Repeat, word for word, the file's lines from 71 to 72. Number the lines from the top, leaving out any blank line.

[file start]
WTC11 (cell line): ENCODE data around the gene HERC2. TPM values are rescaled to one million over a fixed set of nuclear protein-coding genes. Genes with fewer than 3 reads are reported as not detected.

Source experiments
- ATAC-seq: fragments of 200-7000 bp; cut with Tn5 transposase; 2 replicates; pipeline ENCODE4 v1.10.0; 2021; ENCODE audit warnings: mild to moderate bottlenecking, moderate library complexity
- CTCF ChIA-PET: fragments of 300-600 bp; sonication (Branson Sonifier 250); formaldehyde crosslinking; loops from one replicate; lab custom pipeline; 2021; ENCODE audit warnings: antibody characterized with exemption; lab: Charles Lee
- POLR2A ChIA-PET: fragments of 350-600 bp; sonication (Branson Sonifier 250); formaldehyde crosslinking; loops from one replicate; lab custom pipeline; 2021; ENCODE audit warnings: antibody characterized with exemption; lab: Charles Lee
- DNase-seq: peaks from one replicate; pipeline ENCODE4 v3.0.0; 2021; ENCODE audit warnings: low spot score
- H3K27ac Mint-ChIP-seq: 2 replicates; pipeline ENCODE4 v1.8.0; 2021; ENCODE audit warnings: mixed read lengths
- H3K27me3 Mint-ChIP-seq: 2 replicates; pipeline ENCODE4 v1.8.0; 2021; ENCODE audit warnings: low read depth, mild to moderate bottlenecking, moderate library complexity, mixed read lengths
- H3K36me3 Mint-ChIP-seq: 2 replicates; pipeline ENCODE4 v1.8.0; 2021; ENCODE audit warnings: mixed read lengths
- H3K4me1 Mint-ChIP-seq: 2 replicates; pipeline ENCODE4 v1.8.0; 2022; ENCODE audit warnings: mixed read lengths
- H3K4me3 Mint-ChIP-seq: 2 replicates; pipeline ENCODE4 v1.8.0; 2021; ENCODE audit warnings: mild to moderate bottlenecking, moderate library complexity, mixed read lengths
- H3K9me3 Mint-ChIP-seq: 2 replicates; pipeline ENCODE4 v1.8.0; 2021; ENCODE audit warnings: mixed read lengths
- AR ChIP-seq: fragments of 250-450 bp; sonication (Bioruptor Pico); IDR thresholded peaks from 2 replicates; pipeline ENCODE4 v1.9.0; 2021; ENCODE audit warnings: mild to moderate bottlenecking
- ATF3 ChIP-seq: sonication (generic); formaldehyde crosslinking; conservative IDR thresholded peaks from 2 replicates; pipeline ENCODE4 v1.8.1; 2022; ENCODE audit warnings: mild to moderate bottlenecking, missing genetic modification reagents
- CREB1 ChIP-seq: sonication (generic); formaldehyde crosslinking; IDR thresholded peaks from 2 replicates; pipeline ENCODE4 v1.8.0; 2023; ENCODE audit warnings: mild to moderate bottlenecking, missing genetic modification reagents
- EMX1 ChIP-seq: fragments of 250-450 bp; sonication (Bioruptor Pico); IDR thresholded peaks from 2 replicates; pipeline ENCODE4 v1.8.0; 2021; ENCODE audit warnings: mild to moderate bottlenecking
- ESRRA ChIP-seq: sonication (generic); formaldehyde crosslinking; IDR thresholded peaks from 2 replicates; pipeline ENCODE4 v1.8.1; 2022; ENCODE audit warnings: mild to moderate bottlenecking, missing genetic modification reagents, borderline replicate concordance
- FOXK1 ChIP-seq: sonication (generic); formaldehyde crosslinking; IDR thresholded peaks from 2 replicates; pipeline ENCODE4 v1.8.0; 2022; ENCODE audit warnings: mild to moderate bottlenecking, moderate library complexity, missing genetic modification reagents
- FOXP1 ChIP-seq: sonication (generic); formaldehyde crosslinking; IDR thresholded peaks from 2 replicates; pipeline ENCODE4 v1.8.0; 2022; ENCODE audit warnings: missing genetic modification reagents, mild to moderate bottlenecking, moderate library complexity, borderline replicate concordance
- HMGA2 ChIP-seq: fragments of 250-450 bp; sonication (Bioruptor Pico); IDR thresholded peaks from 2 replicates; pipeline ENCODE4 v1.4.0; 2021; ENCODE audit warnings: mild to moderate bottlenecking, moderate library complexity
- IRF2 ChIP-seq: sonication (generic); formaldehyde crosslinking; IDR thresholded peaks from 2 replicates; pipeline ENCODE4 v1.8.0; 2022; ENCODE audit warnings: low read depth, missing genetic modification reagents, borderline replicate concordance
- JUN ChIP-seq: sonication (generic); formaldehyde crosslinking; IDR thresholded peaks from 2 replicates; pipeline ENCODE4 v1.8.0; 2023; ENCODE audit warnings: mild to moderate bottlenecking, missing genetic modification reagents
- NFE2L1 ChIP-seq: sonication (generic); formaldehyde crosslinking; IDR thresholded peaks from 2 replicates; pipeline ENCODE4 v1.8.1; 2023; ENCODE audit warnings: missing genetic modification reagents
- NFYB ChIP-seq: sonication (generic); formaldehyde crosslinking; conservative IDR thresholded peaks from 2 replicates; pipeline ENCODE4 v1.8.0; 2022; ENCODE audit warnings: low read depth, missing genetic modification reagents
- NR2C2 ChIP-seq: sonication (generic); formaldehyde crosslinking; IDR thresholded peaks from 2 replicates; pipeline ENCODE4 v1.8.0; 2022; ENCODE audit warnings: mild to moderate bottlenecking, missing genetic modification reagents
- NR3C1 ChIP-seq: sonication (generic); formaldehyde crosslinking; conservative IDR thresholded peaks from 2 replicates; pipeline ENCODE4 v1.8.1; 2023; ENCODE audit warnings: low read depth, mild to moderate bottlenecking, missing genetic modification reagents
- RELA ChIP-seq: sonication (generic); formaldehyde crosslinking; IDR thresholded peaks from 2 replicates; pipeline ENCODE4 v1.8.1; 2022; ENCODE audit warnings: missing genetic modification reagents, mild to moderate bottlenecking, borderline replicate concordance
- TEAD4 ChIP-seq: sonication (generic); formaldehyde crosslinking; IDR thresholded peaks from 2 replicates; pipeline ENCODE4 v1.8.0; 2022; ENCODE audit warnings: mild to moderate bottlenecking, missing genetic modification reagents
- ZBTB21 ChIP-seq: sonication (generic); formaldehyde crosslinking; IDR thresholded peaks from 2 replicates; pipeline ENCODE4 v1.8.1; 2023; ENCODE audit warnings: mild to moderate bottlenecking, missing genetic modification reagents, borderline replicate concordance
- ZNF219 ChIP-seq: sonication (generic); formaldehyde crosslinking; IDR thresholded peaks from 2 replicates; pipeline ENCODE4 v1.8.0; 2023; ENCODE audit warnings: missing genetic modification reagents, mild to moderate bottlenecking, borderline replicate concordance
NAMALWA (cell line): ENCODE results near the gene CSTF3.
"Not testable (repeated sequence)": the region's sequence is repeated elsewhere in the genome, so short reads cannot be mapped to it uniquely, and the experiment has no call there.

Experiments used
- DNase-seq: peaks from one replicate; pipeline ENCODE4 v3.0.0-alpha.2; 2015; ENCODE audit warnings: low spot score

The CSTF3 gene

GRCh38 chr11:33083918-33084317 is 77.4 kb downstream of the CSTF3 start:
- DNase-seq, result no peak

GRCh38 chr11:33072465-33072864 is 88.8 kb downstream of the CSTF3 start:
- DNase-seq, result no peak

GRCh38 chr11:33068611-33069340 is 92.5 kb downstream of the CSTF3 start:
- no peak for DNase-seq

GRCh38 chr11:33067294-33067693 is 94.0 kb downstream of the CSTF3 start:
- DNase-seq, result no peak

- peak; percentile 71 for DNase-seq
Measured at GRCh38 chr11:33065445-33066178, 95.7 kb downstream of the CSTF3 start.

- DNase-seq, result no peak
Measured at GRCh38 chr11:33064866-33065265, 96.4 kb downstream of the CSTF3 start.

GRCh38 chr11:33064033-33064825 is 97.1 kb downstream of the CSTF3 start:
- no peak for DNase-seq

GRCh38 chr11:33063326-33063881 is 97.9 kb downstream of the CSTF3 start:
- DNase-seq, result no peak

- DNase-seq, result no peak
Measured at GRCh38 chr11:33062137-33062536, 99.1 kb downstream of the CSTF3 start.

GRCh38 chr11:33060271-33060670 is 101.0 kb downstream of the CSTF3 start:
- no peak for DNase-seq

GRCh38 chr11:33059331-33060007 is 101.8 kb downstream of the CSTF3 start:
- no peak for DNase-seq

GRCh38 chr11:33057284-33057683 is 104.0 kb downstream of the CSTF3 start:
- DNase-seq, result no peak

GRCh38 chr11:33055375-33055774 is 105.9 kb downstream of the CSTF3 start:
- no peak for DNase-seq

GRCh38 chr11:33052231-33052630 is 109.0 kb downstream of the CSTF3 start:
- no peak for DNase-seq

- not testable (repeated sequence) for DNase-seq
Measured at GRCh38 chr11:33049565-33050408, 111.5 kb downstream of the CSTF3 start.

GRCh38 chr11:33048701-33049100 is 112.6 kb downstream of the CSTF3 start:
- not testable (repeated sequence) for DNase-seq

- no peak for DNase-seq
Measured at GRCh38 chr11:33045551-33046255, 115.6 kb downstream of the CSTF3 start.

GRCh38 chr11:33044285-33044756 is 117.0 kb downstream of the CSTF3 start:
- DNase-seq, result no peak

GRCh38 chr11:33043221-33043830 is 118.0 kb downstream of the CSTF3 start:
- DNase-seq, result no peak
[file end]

- DNase-seq, result no peak

GRCh38 chr11:33043221-33043830 is 118.0 kb downstream of the CSTF3 start: